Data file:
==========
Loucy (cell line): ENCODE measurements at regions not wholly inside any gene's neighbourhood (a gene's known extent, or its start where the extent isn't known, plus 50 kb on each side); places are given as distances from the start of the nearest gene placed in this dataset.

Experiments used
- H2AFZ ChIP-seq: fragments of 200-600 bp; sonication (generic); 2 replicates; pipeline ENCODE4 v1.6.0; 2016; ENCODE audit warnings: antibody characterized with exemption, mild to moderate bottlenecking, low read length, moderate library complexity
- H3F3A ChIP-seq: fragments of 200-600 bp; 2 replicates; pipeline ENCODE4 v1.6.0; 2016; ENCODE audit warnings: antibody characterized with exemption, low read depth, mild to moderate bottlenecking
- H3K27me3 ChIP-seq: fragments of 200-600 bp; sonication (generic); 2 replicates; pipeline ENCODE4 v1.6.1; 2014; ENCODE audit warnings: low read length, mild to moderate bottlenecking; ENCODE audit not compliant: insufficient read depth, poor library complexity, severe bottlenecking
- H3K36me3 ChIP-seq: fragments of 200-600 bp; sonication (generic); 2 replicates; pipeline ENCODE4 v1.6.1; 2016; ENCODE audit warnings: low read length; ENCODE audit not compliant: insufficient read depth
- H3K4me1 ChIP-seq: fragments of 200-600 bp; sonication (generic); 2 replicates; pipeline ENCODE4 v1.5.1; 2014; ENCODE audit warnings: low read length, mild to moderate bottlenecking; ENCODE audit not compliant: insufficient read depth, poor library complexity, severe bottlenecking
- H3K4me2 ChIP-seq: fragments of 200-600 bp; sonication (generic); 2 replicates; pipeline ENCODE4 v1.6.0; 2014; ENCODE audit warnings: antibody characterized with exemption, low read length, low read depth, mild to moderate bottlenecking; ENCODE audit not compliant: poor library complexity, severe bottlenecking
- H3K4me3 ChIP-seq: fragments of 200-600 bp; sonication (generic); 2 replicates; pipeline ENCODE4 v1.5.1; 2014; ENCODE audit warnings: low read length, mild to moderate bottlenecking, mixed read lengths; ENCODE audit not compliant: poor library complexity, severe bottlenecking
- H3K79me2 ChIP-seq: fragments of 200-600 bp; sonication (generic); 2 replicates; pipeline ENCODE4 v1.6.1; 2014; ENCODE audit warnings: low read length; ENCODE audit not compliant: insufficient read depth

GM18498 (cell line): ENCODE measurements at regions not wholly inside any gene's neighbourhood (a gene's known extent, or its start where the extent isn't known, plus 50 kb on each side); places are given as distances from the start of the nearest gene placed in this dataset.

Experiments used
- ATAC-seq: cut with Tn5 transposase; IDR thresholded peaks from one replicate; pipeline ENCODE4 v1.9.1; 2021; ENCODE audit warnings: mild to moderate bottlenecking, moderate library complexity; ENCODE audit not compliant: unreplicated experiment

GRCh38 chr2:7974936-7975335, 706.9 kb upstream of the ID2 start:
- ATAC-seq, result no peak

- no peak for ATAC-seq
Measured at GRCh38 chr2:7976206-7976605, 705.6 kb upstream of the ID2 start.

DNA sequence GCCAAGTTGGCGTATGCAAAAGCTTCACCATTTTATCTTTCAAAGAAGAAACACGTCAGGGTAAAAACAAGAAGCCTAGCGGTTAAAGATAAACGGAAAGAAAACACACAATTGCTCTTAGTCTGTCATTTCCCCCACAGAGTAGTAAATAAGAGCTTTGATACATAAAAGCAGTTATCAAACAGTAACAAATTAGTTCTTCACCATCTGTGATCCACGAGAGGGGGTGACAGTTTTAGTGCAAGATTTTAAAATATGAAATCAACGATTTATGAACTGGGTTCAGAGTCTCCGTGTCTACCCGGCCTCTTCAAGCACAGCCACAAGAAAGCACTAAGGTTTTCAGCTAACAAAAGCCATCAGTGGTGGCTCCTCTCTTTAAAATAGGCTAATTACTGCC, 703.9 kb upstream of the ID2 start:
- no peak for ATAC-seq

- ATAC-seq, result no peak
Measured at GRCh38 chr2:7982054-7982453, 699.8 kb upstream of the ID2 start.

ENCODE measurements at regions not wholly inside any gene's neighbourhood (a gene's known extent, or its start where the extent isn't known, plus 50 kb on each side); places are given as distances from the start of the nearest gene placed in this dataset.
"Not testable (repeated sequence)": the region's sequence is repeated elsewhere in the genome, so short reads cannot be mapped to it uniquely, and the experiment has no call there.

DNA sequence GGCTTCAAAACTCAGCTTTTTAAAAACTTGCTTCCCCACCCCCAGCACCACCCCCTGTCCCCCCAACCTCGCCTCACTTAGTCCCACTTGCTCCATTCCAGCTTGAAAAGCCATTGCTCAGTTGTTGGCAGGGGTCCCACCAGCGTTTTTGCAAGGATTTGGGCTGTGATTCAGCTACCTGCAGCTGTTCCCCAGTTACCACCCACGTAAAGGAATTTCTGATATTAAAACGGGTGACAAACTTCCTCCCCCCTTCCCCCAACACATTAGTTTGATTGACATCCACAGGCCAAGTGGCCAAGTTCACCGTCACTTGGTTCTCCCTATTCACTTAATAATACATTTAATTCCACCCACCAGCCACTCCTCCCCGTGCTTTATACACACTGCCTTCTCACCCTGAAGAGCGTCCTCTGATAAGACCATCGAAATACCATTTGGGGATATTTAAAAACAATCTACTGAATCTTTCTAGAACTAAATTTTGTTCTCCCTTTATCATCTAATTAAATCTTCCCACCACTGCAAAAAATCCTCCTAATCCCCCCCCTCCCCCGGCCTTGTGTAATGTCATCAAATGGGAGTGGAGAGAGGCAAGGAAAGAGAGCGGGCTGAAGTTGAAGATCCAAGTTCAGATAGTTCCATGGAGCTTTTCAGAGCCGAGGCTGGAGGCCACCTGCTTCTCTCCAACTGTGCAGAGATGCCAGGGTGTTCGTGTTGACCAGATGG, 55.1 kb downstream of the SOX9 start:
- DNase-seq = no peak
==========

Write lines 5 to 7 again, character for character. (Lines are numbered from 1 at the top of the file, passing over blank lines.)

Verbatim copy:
- H3K27me3 ChIP-seq: fragments of 200-600 bp; sonication (generic); 2 replicates; pipeline ENCODE4 v1.6.1; 2014; ENCODE audit warnings: low read length, mild to moderate bottlenecking; ENCODE audit not compliant: insufficient read depth, poor library complexity, severe bottlenecking
- H3K36me3 ChIP-seq: fragments of 200-600 bp; sonication (generic); 2 replicates; pipeline ENCODE4 v1.6.1; 2016; ENCODE audit warnings: low read length; ENCODE audit not compliant: insufficient read depth
- H3K4me1 ChIP-seq: fragments of 200-600 bp; sonication (generic); 2 replicates; pipeline ENCODE4 v1.5.1; 2014; ENCODE audit warnings: low read length, mild to moderate bottlenecking; ENCODE audit not compliant: insufficient read depth, poor library complexity, severe bottlenecking